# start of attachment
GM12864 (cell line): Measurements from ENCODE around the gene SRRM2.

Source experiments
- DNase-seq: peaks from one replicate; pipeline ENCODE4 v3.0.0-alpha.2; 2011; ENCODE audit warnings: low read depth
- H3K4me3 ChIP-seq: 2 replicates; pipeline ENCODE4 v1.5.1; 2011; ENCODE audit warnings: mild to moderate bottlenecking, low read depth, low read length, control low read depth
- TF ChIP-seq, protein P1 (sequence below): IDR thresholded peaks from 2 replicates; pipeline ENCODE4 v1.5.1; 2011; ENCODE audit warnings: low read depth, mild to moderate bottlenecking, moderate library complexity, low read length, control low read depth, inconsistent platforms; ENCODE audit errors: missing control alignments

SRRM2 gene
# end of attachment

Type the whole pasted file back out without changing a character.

GM12864 (cell line): Measurements from ENCODE around the gene SRRM2.

Source experiments
- DNase-seq: peaks from one replicate; pipeline ENCODE4 v3.0.0-alpha.2; 2011; ENCODE audit warnings: low read depth
- H3K4me3 ChIP-seq: 2 replicates; pipeline ENCODE4 v1.5.1; 2011; ENCODE audit warnings: mild to moderate bottlenecking, low read depth, low read length, control low read depth
- TF ChIP-seq, protein P1 (sequence below): IDR thresholded peaks from 2 replicates; pipeline ENCODE4 v1.5.1; 2011; ENCODE audit warnings: low read depth, mild to moderate bottlenecking, moderate library complexity, low read length, control low read depth, inconsistent platforms; ENCODE audit errors: missing control alignments

SRRM2 gene